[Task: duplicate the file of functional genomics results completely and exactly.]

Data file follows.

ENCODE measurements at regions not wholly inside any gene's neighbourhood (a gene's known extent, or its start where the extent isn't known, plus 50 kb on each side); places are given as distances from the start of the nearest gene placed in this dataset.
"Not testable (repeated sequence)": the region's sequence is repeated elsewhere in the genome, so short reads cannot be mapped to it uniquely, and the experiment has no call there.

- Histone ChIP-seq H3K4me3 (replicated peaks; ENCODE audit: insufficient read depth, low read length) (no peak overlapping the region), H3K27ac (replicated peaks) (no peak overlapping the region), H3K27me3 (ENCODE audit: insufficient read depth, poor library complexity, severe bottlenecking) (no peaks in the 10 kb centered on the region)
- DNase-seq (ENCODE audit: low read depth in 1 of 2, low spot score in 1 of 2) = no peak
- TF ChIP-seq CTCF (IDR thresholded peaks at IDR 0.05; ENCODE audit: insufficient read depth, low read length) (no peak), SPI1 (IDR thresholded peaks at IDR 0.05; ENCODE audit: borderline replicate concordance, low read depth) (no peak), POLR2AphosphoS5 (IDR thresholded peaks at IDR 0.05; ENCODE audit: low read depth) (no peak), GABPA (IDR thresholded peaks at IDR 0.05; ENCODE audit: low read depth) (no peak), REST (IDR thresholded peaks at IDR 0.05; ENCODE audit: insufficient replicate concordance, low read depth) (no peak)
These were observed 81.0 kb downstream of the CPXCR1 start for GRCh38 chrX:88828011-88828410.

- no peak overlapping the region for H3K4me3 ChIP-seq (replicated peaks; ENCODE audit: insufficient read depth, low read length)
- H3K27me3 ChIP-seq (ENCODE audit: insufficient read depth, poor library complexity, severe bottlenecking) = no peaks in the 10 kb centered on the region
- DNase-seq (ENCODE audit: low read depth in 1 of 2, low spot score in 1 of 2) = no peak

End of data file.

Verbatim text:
ENCODE measurements at regions not wholly inside any gene's neighbourhood (a gene's known extent, or its start where the extent isn't known, plus 50 kb on each side); places are given as distances from the start of the nearest gene placed in this dataset.
"Not testable (repeated sequence)": the region's sequence is repeated elsewhere in the genome, so short reads cannot be mapped to it uniquely, and the experiment has no call there.

- Histone ChIP-seq H3K4me3 (replicated peaks; ENCODE audit: insufficient read depth, low read length) (no peak overlapping the region), H3K27ac (replicated peaks) (no peak overlapping the region), H3K27me3 (ENCODE audit: insufficient read depth, poor library complexity, severe bottlenecking) (no peaks in the 10 kb centered on the region)
- DNase-seq (ENCODE audit: low read depth in 1 of 2, low spot score in 1 of 2) = no peak
- TF ChIP-seq CTCF (IDR thresholded peaks at IDR 0.05; ENCODE audit: insufficient read depth, low read length) (no peak), SPI1 (IDR thresholded peaks at IDR 0.05; ENCODE audit: borderline replicate concordance, low read depth) (no peak), POLR2AphosphoS5 (IDR thresholded peaks at IDR 0.05; ENCODE audit: low read depth) (no peak), GABPA (IDR thresholded peaks at IDR 0.05; ENCODE audit: low read depth) (no peak), REST (IDR thresholded peaks at IDR 0.05; ENCODE audit: insufficient replicate concordance, low read depth) (no peak)
These were observed 81.0 kb downstream of the CPXCR1 start for GRCh38 chrX:88828011-88828410.

- no peak overlapping the region for H3K4me3 ChIP-seq (replicated peaks; ENCODE audit: insufficient read depth, low read length)
- H3K27me3 ChIP-seq (ENCODE audit: insufficient read depth, poor library complexity, severe bottlenecking) = no peaks in the 10 kb centered on the region
- DNase-seq (ENCODE audit: low read depth in 1 of 2, low spot score in 1 of 2) = no peak